From Eve to Dawn: A History of Women in the World by Marilyn French

 

book jacket abstract image of womanFrom Eve to Dawn: A History of Women in the World by Marilyn French (2008) Volume 1: Origins. Foreword by Margaret Atwood.

Marilyn French has a smooth writing style that is easy to read but still packs a punch by her coherence and context for absorbing new information.

The bbook jacket illustration of wall and women in red with white hatsook is divided into 3 basic parts: 1. Parents, 2. The Rise of the State, 3. Gods, Glory, and Delusions of Grandeur. Under the States part it is a treat to go back all the way to Peru, Egypt, and Sumner. Other nations include a chapter on China, India, Mexico and a concluding analysis on the State in the abstract. She adds descriptors to identify the nature of the respective states: Secular=China, Religious = India, Militaristic = Mexico.

Under the Gods portion she covers Judaism, Greece, Rome, Christianity, Islam. There are number of supplemental notes, a glossary, a bibliography, and and index as well as some maps.

Here’s a bit from Margaret Atwood’s foreword:

Women who read this book will do so with horror and growing anger: From Eve to Dawn is to Simone de Beauvoir’s The Second Sex as won is to poodle. Men who read it might be put off by the depiction of the collective male as brutal book jacket photo of author Simone de Beauvoirpsychopath, or puzzled by French’s idea that men should “take responsibility for what their sex has done.” . . . However, no one will be able to avoid the relentless piling up of detail and event — the bizarre customs, the woman-hating legal structure, the gynecological absurdities, the child abuse, the sanctioned violence, the sexual outrageous — millennium after millennium. How to explain them? Are all men twisted? Are all women doomed? Is there hope? French is ambivalent about the twisted part, but, being a peculiarly American kind of activist, she insists on hope. (p.x)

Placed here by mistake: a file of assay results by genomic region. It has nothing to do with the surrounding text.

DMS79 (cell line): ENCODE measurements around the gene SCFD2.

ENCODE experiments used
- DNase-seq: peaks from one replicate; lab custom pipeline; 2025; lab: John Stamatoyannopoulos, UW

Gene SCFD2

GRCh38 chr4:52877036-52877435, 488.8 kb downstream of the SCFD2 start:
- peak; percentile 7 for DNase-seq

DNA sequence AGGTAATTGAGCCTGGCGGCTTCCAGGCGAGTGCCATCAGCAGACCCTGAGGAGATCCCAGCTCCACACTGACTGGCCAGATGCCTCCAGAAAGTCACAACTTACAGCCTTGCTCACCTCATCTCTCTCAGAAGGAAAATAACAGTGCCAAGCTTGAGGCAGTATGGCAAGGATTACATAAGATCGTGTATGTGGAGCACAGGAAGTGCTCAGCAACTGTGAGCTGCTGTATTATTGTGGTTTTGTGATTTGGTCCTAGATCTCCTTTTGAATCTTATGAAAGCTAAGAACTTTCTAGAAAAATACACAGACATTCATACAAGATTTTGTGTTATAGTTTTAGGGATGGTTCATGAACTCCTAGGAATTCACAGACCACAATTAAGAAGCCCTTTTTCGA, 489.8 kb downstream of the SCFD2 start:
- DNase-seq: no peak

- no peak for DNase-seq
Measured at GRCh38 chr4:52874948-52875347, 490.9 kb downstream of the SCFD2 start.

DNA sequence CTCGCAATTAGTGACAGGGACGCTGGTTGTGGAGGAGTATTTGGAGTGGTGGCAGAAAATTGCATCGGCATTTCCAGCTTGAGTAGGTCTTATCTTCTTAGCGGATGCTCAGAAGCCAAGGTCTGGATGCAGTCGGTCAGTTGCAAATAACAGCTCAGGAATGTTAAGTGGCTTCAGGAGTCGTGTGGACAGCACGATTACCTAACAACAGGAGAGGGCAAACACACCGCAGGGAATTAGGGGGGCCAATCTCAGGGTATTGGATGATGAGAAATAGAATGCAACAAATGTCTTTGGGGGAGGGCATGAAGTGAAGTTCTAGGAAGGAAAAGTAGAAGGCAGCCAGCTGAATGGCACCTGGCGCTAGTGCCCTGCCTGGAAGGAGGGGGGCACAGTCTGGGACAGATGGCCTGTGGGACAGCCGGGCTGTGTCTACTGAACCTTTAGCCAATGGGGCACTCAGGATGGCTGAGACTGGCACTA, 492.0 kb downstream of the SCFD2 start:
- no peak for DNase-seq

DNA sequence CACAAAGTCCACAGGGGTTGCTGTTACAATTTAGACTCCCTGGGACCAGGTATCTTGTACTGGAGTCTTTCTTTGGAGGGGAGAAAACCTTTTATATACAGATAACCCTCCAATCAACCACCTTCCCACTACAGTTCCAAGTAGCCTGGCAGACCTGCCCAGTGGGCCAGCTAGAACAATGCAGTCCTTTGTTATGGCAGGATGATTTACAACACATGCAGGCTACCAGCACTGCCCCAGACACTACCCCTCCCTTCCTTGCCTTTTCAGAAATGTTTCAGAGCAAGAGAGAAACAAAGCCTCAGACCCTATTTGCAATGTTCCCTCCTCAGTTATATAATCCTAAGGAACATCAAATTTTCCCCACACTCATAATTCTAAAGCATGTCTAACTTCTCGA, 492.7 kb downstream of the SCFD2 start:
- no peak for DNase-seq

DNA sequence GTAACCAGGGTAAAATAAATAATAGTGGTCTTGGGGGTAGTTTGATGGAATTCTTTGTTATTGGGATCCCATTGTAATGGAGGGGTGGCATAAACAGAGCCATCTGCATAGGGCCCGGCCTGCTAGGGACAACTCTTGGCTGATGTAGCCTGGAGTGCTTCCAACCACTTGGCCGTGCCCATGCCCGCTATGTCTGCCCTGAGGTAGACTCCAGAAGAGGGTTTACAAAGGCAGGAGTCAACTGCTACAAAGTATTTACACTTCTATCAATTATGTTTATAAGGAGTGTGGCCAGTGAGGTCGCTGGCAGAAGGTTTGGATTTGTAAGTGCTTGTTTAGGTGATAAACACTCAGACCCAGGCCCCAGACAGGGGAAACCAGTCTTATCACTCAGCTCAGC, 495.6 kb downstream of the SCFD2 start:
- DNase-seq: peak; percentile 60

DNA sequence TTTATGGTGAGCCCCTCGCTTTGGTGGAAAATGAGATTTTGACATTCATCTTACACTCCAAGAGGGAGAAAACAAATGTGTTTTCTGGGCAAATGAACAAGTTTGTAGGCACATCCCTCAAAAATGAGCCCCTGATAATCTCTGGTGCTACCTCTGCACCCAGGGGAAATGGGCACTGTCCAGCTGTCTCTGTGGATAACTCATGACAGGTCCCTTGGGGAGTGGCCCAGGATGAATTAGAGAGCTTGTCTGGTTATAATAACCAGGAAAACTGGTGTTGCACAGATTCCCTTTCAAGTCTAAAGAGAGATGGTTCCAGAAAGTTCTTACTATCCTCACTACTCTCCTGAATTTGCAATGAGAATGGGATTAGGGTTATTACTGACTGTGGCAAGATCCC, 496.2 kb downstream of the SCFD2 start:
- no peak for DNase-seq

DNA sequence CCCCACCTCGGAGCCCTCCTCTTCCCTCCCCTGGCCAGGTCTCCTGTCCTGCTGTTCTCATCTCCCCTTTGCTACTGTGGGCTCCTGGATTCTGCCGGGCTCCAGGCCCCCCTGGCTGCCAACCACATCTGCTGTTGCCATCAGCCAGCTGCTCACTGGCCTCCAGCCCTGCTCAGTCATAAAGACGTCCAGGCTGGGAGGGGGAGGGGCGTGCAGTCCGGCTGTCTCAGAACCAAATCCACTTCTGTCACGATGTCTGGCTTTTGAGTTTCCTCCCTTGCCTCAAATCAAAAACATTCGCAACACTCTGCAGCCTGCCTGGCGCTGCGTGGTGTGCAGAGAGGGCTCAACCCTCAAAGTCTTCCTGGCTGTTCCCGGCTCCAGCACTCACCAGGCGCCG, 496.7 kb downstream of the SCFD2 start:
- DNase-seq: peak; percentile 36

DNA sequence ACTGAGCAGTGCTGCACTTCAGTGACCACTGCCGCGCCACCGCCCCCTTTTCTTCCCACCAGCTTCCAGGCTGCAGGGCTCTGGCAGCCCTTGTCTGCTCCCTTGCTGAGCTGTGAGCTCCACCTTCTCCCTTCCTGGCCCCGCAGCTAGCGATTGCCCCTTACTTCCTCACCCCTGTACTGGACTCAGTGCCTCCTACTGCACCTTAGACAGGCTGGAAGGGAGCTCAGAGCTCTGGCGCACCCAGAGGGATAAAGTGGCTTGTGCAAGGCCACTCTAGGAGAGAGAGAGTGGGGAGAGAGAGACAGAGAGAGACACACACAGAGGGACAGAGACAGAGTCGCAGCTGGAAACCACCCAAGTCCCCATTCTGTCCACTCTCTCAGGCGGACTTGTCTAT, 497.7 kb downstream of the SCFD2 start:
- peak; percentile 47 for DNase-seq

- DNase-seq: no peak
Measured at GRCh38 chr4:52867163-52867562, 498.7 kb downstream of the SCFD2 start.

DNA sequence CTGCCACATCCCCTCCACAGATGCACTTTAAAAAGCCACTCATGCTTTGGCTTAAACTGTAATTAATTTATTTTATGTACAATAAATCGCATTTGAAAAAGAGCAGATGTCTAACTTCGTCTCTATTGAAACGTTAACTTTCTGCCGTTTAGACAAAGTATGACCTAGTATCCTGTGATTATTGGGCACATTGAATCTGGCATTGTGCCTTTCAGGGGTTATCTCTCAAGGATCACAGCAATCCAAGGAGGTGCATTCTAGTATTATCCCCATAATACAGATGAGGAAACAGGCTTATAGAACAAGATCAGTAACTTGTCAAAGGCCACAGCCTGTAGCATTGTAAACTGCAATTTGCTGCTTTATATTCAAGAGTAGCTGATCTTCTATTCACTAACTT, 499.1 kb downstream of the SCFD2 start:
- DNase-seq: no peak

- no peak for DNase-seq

Her intention was to put together a narrative answer to a question that had bothered her for a long time: how had men under up with ALL THE POWER — specifically, with all the power over women? Had it always been like that? If not, how was such power grasped and then enforced? Nothing she had read had addressed this issue directly. In most conventional histories, women simply aren’t there. Or they’re there as footnotes. (p.xi)

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Physics of the Future by Michio Kaku

book jacket with futuristic cityPhysics of the Future: how Science will Shape Human Destiny and Our Daily Lives by the Year 2100 by Michio Kaku (2011) — author of Physics of the Impossible.

I must confess I did not end up reading the whole thing cover to cover. I started at the back with his conclusion, recognized his complete naivete of the real world, and excessive optimism due to (I assume) having been a gifted scientist and achieving high status without having ever had to be on food stamps or be a retail clerk. He was a co-founder of string theory, so that kind of says a lot by the fact that most people have heard of it, even if only because Sheldon Cooper of The Big Bang Theory used to research this aspect of theoretical physics.

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Remembering Great Reads – books still burning bright in my memory

We are all kind of used to the “since you like that, you might like this” helpful features of shopping sites like Amazon or GoodReads recommendations. In Library and Information Science this type of search is sometimes referred to as a “pearl growing” strategy. You find a known, truly amazing author (or musician in Pandora for example) and an algorithm figures out what other things you might like. Pandora has the nice added feature of thumbs down so if you get something that is really off the range, you don’t have to suffer more of that same offering.

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The Shock Doctrine by Naomi Klein